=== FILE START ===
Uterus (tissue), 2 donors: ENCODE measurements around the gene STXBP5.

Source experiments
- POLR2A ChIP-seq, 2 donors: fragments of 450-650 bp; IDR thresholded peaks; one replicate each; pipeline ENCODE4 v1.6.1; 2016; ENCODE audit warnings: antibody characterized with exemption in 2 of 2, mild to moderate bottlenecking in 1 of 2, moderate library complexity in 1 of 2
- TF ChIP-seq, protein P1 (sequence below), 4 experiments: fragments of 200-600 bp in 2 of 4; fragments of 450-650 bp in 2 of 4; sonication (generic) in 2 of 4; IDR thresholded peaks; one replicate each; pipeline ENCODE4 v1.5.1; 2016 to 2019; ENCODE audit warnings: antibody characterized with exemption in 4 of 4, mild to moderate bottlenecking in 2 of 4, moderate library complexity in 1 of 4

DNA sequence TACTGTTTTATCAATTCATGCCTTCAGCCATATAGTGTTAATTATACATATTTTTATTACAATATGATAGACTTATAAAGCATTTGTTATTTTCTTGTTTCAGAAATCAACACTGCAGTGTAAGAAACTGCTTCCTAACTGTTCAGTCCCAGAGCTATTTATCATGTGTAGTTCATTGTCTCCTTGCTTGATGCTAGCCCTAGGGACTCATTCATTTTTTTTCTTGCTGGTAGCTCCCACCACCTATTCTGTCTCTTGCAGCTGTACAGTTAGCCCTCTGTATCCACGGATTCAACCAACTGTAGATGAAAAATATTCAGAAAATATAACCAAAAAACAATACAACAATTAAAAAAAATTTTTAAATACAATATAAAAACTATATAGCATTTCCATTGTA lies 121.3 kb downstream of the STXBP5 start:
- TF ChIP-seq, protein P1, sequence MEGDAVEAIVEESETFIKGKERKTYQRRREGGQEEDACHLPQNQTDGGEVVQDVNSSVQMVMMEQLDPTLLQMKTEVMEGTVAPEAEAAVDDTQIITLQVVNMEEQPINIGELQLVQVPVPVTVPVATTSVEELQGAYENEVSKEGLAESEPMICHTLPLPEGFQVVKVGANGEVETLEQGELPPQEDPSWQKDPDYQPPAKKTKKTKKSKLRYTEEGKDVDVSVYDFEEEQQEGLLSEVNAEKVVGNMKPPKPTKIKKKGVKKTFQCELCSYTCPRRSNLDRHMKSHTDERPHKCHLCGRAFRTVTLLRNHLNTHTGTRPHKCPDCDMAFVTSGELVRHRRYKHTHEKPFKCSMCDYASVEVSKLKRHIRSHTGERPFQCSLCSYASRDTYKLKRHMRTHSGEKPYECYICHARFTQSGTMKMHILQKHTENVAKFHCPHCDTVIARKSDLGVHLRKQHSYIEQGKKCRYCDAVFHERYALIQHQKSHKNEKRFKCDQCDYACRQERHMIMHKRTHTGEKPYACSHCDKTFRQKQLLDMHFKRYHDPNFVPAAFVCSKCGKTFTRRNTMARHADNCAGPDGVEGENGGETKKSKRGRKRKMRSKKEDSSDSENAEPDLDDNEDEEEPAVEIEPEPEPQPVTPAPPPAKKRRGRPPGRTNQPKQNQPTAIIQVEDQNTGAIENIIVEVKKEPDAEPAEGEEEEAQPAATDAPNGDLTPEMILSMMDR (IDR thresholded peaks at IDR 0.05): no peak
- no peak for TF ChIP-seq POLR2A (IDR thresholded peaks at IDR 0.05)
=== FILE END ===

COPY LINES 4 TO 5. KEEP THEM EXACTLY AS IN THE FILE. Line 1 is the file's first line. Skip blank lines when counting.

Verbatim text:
- TF ChIP-seq, protein P1 (sequence below), 4 experiments: fragments of 200-600 bp in 2 of 4; fragments of 450-650 bp in 2 of 4; sonication (generic) in 2 of 4; IDR thresholded peaks; one replicate each; pipeline ENCODE4 v1.5.1; 2016 to 2019; ENCODE audit warnings: antibody characterized with exemption in 4 of 4, mild to moderate bottlenecking in 2 of 4, moderate library complexity in 1 of 4

DNA sequence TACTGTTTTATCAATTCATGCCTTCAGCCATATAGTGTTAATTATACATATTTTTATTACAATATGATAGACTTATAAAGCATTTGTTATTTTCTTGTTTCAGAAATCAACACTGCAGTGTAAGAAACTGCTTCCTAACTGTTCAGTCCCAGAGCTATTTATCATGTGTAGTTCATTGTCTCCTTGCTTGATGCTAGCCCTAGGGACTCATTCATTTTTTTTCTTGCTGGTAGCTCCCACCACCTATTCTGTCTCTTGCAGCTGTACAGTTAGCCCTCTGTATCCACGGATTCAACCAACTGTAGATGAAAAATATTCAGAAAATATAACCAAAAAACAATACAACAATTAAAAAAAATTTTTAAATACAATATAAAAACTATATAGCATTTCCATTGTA lies 121.3 kb downstream of the STXBP5 start: